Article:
At first glance, the legacy of the Byzantine Emperor Justinian I (r. AD 527 – 565) is remarkable. By his death in 565, the central territories of the Western Empire had been reconquered and Visigothic rule over Rome, once a galling sign of the decline of Roman civilisation, had been ended. The empire once again encompassed the entire Mediterranean, stretching from the Iberian Peninsula to the Red Sea. This is not to mention his reform and codification of the outdated Roman legal system, which eventually formed the basis of many future medieval European legal codes. In the eyes of some subjects and many historians, these feats warranted his anointing as ‘Justinian the Great’ – the title by which he best known.
Yet the rediscovery of the unpublished work Anecdota in the Vatican Library in 1623 – better known as The Secret History – provide an altogether different perspective. Its author, the contemporary historian Procopius, best known for his pro-Justinian History of the Wars, wrote that Justinian’s “nature was an unnatural mixture of folly and wickedness” and that “more men had been murdered by this single man than in all previous history”. Procopius describes a Justinian who was conniving and bloodthirsty, “a liar always” who merely claimed responsibility for others’ achievements. In reality, Justinian was neither a faultless ruler nor “a demon”, but a flawed emperor who nevertheless transformed Byzantium for the better.
The eventual Emperor Justinian I was born Petrus Sabbatius into a peasant family in North Macedonia. At a young age, he was adopted by his successful uncle, Justin, and so took the name Iustinianus and moved with him to Constantinople. His uncle continued to rise through the ranks until he was appointed commander of the Palace Guard, which funded an expensive education for Justinian where he learnt the intricacies of Byzantine politics.
When Emperor Anastasius died without an heir in 518, a power vacuum opened. Justin, due to his position as commander of the sole armed force allowed in the city, as well as a few assassinations and bribes, was able to seize the throne in the struggle. The peasant boy had now become heir to the throne.
Throughout his uncle’s reign, Justinian played a key role in imperial administration, being appointed consul in 521. His influence was such that he was able to change the law to allow for his marriage to the scandalous actress and former prostitute Theodora in 527. He was nominated as co-emperor shortly after his marriage, allowing for a smooth transition to his individual reign following Justin I’s death in August of that year.
Justinian’s policies on his accession were shaped by his monumental goal of renovatio imperii – the restoration of the Empire. In the short term, this meant imposing order on an existing empire he believed lacked unity and direction. The ongoing war with the Sassanid Persians was costly and unlikely to result in a Byzantine victory, so he committed to resolving the conflict. Following a defeat at Callinicum in 531, the ‘Eternal Peace’ agreement was reached with the new Persian king, Khosrow I, that secured the eastern frontier.
However, the domestic theatre proved just as troublesome for Justinian. In 532, due to anger at his government for raising taxes, the Nika Insurrection – named for their chant, the Greek for ‘victory’ – demanded the removal of certain officials and even the emperor himself. He considered fleeing, but his wife, Theodora, convinced him to remain in the city, and he then responded with crushing force against the rebels. Justinian sent imperial troops to the Hippodrome to kill anyone attending the crowning of the imposter Hypatius. The historian Procopius says these troops, under the command of Justinian’s best general, Belisarius, slaughtered 30,000.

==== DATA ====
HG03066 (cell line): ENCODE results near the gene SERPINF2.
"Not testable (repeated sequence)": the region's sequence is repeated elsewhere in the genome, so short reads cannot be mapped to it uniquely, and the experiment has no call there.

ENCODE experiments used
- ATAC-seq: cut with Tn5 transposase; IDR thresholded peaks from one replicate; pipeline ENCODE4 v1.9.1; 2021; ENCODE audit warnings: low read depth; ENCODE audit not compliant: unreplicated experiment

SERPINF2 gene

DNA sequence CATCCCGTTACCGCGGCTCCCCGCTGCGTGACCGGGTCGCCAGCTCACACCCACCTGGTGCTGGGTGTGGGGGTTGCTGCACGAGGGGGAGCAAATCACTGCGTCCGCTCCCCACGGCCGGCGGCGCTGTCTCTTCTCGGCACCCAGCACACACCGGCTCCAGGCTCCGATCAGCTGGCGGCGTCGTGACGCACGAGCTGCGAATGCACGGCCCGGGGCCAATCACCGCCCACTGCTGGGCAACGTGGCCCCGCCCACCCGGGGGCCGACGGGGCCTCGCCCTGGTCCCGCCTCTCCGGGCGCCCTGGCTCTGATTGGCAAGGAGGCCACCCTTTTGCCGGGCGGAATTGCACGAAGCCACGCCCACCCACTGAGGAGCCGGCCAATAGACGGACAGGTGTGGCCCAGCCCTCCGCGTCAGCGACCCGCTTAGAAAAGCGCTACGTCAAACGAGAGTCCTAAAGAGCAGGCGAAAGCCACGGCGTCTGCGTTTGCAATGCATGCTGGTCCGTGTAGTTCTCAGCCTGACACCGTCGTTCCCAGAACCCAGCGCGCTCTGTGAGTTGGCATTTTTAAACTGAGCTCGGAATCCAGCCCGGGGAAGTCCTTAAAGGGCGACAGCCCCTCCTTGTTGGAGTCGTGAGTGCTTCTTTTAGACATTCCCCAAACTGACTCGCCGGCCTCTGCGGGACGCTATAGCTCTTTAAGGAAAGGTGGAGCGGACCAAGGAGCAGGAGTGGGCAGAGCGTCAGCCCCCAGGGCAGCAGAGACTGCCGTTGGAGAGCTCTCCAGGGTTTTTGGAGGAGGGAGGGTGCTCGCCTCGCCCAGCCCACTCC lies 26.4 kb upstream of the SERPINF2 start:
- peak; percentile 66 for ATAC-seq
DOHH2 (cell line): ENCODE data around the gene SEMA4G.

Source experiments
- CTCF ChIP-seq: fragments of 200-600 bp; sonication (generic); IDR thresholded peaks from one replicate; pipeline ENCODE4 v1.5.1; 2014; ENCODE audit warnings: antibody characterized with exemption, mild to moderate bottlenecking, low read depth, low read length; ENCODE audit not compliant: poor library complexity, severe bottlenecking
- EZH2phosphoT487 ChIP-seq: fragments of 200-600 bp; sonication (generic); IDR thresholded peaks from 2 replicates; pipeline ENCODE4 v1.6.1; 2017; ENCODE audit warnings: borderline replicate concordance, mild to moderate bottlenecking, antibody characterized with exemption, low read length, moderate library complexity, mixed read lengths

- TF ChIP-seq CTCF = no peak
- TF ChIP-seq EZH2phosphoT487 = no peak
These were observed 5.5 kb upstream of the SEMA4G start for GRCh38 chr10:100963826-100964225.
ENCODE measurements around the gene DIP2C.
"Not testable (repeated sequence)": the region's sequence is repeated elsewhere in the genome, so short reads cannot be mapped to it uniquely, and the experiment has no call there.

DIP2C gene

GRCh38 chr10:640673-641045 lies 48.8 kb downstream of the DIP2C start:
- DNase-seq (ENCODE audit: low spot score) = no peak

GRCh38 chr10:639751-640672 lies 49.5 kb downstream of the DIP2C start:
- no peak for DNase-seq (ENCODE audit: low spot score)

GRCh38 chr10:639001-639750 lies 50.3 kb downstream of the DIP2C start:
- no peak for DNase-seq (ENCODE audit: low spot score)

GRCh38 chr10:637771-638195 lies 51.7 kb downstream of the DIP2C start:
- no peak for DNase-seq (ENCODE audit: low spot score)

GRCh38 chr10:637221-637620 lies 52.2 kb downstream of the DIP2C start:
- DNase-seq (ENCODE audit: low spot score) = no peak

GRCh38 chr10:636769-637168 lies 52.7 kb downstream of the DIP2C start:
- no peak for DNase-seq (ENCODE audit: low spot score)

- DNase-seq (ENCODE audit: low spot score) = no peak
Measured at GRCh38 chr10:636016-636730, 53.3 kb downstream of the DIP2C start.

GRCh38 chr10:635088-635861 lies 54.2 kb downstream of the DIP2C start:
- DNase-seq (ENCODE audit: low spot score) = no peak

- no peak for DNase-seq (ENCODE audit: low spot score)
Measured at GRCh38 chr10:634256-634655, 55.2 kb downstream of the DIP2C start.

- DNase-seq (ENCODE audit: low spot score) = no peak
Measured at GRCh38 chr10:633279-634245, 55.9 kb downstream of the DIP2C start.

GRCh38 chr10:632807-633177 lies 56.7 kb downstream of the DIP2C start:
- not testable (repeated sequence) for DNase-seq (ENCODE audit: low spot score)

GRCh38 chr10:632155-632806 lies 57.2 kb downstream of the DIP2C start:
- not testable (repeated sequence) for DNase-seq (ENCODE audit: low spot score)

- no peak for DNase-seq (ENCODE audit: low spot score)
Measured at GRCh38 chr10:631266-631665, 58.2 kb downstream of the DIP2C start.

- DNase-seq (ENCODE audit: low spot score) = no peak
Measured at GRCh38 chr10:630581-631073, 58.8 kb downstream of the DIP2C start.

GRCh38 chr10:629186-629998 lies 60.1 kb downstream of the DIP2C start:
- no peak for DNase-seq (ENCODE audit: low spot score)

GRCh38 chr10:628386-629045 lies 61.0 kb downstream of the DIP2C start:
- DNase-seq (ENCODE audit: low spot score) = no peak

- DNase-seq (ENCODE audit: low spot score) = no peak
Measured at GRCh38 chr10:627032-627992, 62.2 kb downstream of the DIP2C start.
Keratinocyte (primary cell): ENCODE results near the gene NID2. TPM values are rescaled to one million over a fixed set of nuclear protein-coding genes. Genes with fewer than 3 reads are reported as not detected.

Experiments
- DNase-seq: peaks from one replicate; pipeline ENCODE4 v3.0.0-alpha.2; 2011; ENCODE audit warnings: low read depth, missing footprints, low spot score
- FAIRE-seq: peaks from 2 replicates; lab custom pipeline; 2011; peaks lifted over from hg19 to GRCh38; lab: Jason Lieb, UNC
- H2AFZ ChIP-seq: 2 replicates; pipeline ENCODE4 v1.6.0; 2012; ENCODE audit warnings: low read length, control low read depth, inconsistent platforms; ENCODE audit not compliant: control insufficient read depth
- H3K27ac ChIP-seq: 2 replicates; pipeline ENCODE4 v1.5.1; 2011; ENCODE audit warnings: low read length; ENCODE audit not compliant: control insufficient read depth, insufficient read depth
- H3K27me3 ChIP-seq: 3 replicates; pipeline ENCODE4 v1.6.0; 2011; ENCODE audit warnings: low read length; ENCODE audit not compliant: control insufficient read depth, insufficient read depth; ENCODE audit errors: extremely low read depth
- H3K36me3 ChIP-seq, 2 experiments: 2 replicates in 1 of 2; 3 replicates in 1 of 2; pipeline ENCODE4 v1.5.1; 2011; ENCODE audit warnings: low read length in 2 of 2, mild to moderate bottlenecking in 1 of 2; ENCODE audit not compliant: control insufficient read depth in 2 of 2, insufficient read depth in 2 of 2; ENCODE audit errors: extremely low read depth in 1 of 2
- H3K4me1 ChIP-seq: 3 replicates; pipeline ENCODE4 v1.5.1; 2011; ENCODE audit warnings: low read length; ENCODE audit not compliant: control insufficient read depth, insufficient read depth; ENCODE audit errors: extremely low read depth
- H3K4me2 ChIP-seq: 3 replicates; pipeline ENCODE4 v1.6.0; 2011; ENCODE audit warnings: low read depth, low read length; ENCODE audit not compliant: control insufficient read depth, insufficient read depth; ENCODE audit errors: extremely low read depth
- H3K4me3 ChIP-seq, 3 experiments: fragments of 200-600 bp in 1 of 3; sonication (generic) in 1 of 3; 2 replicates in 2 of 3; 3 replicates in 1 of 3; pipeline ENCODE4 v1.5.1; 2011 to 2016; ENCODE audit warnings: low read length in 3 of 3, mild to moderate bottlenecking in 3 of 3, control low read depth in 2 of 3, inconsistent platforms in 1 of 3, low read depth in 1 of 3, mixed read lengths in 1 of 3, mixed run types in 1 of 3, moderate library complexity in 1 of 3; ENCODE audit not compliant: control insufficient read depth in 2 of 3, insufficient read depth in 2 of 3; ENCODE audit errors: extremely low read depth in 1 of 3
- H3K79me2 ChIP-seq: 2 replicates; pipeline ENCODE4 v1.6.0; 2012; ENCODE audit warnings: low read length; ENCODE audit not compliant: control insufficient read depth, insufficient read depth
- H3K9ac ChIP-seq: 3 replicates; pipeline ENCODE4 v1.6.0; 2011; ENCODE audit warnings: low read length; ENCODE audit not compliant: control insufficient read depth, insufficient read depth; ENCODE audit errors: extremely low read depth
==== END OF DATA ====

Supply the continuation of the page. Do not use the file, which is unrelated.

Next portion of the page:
Though this restored order temporarily, Justinian tried to impose it permanently, and prevent the future outbreak of revolts, through the establishment of a revised, effective legal code. Thus, he commissioned the production of the Corpus Juris Civilis, a compilation of laws from a millennium of Roman legislation, entwining the laws of the empire with the Chalcedonian Christianity (one of the religion’s many early branches) that Justinian personally upheld.
The first law in the code forbade any member of the empire from holding any other faith than that of the state church, making the practise of any heresy illegal. Justinian hoped that these new laws would promote social cohesion within the empire while fulfilling his obligations to God. This necessarily led to religious persecution for many of the empire’s diverse subjects, and Procopius even described the resulting “scene of massacre and flight”. Nonetheless, these problems must be weighed against the far-reaching impact of the codification of Byzantine law, which allowed for far more effective enforcement and formed the basis for a number of medieval legal systems across Europe.
Once the empire had regained stability, Justinian set his sights on the Vandal Kingdom of Carthage, which occupied almost the entirety of the North African coast not already under Byzantine control. Justinian’s motivation for conquering North Africa was dually motivated by his expansionist goal of restoring Roman Empire and the religious goal of eliminating heresy, for the Vandals practised Arianism, a heretical form of Christianity. However, the short-term impetus behind the decision itself was the deposition of the Vandal King Hilderic – though rivals, the two emperors had at least shared good relations.
Therefore, Justinian tasked the aforementioned Belisarius with the invasion in 533, with an army of 15,000 men and 90 galleys. The conquest was unexpectedly rapid, despite the relatively small army for the vast territory covered, and Belisarius took Carthage after two crushing victories in battle. Despite having to deal with uprisings from the Moors in the subsequent years, the conquest of North Africa proved a compelling display of the might of the Byzantine war machine, convincing Justinian to keep expanding the empire’s territories.